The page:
Are the new controls really that great for this game?
The newly announced Wii version of The Legend of Zelda: Twilight Princess had some of the longest lines in the Wii booth. This year’s demo featured levels completely different from last year’s E3 showing, as they were designed to show off the new Wii controls. A fishing level as well as a standard demo level was playable.
I felt that Zelda had the worst controls of any of the Wii games that I played. While not totally broken, the controls were unintuitive and often confusing. For example, unlike the demo shown at the press conference, arrows are not shot by pulling the remote from the nunchuck. Instead targeting is performed by the remote, and arrows are shot by pressing and releasing the A button. The hookshot worked in the same manner. Targeting, as most of the games shown at E3, was very sensitive. Movement was controlled with the control stick. Item switching was done by pressing the appropriate direction on the D-pad. The inventory was one of the more annoying things to activate, and the remote had to target a small icon in the corner of the screen marked inventory. The positioning of the D-pad relative to the A button makes switching between them somewhat uncomfortable. The B trigger was used for sword slashing, yet special sword moves were performed by jerking the nunchuck attachment. Overall, button assignment felt haphazard and hard to remember, being split across the two hands. It is my hope that these controls will be modified before the final release. Otherwise, I’ll probably stick to the standard controller.
The actual demo took Link through an obstacle course of sorts, allowing players to test out the various controls and items, including the newly introduced electromagnetic boots. After this, a short dungeon was presented, at the end of which players finally had a chance to battle against the Balrog-like creature shown in previous Zelda trailers. The boss battle was pretty interesting as it required players to use several techniques in sequence. First the head of the monster had to be shot by an arrow. This would stun the creature so that it wouldn’t swipe Link with its chains. Next, Link had to go behind the monster and grab his chains. However, Link isn’t strong enough to pull the chains by himself and must use the metal boots to give himself enough traction. Pulling the chains caused the enemy to fall down, after which Link had to attack his head using his sword. Once this sequence was completed twice, the demo was completed.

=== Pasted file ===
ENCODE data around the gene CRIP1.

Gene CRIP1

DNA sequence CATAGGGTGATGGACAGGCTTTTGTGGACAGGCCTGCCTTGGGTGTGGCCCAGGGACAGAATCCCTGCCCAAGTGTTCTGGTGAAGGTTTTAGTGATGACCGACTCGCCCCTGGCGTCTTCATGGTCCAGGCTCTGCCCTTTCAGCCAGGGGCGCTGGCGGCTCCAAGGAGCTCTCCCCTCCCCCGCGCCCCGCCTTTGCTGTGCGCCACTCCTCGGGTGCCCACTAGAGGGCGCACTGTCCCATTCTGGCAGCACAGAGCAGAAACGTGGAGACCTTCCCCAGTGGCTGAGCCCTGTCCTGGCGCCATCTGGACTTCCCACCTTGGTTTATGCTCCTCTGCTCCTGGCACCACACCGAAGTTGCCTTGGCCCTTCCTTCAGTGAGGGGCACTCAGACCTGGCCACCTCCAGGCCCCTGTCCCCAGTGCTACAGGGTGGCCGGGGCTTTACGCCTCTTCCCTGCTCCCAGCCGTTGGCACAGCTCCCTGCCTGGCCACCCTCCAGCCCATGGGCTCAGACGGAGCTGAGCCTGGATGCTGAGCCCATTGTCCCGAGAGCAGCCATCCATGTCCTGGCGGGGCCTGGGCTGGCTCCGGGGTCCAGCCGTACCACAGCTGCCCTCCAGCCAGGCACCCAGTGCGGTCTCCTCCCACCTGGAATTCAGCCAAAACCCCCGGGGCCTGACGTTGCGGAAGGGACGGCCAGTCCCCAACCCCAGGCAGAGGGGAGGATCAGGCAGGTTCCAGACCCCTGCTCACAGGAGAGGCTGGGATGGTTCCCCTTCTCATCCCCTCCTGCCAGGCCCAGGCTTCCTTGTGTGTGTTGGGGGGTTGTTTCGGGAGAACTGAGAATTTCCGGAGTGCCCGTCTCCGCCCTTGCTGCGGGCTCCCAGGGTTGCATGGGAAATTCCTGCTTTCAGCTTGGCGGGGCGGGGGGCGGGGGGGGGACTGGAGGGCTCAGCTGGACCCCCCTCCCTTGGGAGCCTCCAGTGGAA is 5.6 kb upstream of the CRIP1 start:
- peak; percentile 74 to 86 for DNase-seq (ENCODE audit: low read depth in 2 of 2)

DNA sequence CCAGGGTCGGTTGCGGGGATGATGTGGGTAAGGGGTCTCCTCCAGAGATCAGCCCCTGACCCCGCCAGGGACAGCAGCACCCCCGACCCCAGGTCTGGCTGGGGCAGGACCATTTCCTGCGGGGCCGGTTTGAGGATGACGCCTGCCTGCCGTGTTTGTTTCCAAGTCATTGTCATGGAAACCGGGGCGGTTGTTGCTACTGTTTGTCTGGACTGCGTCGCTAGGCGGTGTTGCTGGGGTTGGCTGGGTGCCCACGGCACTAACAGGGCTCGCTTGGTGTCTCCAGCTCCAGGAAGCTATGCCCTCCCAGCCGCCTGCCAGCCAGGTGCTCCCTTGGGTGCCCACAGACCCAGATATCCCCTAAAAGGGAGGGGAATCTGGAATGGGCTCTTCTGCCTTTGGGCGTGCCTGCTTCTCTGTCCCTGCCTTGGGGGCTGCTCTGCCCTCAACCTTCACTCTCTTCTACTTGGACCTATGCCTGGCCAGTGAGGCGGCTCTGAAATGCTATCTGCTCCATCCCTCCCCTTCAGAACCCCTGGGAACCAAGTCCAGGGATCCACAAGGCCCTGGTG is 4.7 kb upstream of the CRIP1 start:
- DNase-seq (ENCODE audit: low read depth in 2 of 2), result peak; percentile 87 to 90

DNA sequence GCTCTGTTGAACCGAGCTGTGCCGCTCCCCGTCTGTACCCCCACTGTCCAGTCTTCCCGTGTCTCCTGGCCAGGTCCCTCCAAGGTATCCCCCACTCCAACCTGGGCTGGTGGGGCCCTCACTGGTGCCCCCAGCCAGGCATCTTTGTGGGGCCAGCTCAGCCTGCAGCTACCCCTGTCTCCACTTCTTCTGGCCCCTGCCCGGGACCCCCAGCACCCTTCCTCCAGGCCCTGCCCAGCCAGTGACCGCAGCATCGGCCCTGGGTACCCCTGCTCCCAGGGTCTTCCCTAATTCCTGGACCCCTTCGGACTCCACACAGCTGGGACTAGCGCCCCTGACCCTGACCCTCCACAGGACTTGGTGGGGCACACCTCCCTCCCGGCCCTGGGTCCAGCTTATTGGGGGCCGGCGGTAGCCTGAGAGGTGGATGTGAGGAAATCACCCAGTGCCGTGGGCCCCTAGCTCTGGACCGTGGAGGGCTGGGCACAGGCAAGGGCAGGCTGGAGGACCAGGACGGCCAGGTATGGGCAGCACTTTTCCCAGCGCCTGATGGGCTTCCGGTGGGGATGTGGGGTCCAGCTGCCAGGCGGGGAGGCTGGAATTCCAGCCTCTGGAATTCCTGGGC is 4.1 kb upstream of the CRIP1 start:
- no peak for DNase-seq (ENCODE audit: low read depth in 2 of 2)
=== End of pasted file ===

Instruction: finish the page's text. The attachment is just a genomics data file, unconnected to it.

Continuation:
The graphics were no different than the GameCube game, which means that they were very nice for a GameCube game, but nothing to write home about in comparison to a next gen game. The game, as all of the other Wii games, was running in 480p widescreen mode, which is sure to please a lot of people. Nintendo still hasn’t shown us a lot of what the game will entail, mostly focusing on how the game will be played. Judging from the trailers, Twilight Princess is sure to be an amazing game. Just don’t expect the Wii controls to add too much to the experience.